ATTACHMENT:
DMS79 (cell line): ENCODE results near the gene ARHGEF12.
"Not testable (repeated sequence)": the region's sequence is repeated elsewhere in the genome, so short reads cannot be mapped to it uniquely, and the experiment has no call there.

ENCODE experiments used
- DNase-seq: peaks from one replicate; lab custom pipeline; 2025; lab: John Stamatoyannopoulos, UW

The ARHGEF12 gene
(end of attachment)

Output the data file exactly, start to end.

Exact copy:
DMS79 (cell line): ENCODE results near the gene ARHGEF12.
"Not testable (repeated sequence)": the region's sequence is repeated elsewhere in the genome, so short reads cannot be mapped to it uniquely, and the experiment has no call there.

ENCODE experiments used
- DNase-seq: peaks from one replicate; lab custom pipeline; 2025; lab: John Stamatoyannopoulos, UW

The ARHGEF12 gene